1. The nation's favourite dish?
The fry-up is one of the few dishes that can be found in every corner of the British Isles. The full English, full Scottish, full Welsh and the Ulster Fry all contain the usual suspects - bacon, eggs and sausages but with regional variations.
It was in the Victorian era that the cooked breakfast first came into its own. Isabelle Beeton in her Book of Household Management wrote about a huge array of foods from bacon and eggs to mutton chops and broiled fish that could be served at the morning meal. However the traditional fry-up that we are now familiar with arguably owes much of its existence to the rise in tourism around the British Isles in the 1960s.
While researching a book a few years ago I travelled around England, Scotland, Wales and Northern Ireland sampling over one hundred different fry-ups. Some were exceptional, some were downright odd and some were horrible. But my favourite of the many I enjoyed and sometimes endured was the Ulster fry. Arguably the ‘ne plus ultra’ of the breakfast world, it’s so revered in Northern Ireland that in a poll to find the region’s favourite dish it came out top. Along with bacon, sausages, eggs and tomatoes it has the added glories of soda farls and potato bread. In my opinion when prepared well it firmly trounces its English, Scottish and Welsh rivals.
2. The glories of soda farls and potato bread
The breads are what makes the Ulster fry unique
Although not invented there, soda bread has arguably become most closely associated with Ireland more than any other place.
With relatively few ingredients (flour, salt, buttermilk and bicarbonate of soda) and very simple to make, different versions of this bread can be found all over the island both north and south. But it is its inclusion in the traditional Ulster Fry that has helped the soda farl (which literally means fourths) attain near-legendary status in Northern Ireland. Readily available in shops, supermarkets and bakeries all over the north, the farl is sliced cross-ways with its cut side facing down into the pan and fried until crisp and golden.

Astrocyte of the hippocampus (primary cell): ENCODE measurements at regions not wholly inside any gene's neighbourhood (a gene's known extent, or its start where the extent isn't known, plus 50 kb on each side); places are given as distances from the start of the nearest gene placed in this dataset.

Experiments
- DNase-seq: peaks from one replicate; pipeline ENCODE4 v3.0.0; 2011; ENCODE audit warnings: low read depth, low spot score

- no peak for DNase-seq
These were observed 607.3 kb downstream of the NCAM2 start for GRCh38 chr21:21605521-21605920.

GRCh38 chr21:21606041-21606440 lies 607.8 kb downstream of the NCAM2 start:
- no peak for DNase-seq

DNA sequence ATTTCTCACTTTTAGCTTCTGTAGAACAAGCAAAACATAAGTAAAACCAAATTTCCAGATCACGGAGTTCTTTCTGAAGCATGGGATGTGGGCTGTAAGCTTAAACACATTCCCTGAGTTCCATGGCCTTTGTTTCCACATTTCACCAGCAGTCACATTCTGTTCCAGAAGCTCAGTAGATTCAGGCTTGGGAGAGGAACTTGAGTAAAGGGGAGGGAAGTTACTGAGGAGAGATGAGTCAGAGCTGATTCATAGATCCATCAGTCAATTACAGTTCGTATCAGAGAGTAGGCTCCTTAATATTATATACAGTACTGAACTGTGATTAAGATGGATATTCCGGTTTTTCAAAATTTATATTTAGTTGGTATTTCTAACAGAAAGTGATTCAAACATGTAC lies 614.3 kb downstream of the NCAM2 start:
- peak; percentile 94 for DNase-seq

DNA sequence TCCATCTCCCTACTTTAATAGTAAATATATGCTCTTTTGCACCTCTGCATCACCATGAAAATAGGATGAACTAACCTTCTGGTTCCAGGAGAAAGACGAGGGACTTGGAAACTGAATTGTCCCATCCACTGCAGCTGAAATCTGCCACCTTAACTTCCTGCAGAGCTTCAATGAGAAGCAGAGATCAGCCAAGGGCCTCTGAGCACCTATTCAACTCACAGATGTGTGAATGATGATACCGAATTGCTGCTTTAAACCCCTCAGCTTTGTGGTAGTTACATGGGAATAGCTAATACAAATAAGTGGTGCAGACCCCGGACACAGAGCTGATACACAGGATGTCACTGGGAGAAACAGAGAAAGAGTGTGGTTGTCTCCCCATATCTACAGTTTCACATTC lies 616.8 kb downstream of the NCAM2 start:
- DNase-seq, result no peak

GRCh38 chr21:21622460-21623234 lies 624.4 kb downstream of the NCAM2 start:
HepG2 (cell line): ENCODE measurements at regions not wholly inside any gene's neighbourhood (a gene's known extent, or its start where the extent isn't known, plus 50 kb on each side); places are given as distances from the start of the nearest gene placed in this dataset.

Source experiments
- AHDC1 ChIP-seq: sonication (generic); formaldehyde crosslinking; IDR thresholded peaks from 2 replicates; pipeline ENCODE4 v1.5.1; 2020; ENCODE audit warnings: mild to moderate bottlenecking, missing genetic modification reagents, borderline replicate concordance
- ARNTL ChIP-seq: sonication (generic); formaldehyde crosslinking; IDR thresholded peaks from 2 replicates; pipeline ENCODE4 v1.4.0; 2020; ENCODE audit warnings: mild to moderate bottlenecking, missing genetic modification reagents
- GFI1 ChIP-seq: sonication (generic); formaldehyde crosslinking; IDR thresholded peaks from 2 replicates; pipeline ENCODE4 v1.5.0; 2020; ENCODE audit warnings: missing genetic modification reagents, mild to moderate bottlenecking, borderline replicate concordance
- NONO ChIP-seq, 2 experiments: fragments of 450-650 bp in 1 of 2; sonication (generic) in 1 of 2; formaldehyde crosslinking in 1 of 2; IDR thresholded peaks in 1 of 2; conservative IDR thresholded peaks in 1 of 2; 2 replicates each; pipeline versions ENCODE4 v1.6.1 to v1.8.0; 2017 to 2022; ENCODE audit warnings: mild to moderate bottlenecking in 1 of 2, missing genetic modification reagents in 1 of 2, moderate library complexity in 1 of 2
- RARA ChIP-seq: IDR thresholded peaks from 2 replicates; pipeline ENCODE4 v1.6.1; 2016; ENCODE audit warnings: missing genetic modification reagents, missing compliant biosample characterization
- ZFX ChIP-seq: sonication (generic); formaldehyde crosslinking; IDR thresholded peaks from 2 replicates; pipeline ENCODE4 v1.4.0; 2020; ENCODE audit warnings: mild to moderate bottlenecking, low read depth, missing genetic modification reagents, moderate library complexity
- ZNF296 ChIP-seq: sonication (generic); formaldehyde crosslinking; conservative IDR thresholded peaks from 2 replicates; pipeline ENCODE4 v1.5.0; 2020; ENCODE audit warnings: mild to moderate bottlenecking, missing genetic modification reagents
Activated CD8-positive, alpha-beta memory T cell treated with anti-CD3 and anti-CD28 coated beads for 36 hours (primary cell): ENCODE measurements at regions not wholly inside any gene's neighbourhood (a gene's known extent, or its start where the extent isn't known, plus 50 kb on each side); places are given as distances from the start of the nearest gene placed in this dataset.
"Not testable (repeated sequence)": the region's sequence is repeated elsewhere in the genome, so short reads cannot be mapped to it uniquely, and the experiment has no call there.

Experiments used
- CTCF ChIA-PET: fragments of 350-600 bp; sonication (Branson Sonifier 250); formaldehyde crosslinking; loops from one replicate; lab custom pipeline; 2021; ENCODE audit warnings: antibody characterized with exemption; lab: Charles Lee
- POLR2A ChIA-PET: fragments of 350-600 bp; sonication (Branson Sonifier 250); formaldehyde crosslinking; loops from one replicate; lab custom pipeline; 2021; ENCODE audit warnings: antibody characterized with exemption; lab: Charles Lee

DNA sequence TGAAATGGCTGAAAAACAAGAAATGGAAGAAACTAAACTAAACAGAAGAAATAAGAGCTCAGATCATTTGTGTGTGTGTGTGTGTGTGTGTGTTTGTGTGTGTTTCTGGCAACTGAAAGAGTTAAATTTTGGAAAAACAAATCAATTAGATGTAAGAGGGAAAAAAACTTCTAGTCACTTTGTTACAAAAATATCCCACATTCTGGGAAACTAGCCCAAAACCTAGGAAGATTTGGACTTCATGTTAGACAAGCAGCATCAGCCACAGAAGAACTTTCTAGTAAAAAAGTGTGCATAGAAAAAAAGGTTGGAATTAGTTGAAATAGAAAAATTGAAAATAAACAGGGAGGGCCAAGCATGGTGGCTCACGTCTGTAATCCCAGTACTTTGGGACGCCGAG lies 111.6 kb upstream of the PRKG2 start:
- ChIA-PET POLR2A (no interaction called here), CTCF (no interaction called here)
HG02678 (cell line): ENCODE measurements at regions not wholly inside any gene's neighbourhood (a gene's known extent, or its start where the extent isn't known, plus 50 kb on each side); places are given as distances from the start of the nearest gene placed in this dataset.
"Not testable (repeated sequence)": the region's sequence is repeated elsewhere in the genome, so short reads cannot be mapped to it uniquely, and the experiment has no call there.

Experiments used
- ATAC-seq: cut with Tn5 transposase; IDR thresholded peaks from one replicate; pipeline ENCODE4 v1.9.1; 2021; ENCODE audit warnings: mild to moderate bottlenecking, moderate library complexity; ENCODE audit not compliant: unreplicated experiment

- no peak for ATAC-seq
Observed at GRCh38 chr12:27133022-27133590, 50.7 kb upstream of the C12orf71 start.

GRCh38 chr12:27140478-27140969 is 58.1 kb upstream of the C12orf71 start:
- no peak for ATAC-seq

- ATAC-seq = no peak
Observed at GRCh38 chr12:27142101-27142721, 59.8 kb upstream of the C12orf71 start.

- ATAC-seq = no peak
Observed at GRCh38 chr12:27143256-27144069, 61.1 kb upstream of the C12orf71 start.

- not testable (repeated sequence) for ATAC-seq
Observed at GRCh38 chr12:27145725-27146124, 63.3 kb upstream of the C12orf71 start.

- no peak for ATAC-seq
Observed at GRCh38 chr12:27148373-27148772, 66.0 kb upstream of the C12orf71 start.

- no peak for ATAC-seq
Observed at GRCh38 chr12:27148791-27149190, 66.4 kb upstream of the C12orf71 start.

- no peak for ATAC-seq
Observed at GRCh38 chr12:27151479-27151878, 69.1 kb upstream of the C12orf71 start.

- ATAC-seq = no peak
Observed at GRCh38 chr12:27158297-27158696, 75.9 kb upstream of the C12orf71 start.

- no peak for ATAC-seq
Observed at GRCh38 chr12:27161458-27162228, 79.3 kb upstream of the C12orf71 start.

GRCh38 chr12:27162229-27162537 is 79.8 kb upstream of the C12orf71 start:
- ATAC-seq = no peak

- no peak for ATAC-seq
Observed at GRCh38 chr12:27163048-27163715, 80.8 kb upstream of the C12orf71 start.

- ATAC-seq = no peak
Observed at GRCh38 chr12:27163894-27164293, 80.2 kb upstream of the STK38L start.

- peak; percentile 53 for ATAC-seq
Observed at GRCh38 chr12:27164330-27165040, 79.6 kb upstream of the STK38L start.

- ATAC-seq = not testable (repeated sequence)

Another delicious ingredient in the Ulster Fry is potato bread, which is made with cooked potatoes, flour, baking powder and buttermilk and also traditionally cut into quarters and cooked on a griddle. A dense and earthy flat bread - the perfect specimen should be golden and crisp on the outside and soft and fluffy in the inside.
3. How to make an Ulster fry
On a visit to Northern Ireland Sy King and Dave Myers cook and serve up their version of an Ulster fry in the grounds of Carrickfergus Castle.
Clip: The Hairy Bikers' Food Tour of Britain and Ireland: Antrim
4. Controversial extras
The great Ulster fry debate
There is much discussion in Northern Ireland about what can and cannot be included in the Ulster fry.
In fact in recent years as people have become more health conscious and dietary aware there has even been a shift towards – much to the horror of traditionalists – grilling and not frying. But it should be noted that these traditionalists, as a general rule of thumb, will only consider ingredients that can be fried in lard – automatically ruling out baked beans – for many an increasingly popular inclusion.
Although considered a southern Irish breakfast delicacy, black and white pudding is often listed as an ingredient of many Ulster fries in homes and cafes across Northern Ireland. Mushrooms, a staple of the full English are also considered by many to be de rigueur.
A pancake similar to the Scotch variety and particular to Northern Ireland often ups the bread count and can be found nestled in among the soda farls and potato bread. But it is other members of the potato family that seem to cause most consternation when offered with the Ulster Fry. Chips, although considered a no-no by traditionalists, are often begrudgingly tolerated. Their greatest ire is reserved for hash browns, the American version of bubble and squeak that is considered an abomination when served up on an '-Ulster Fry-' plate.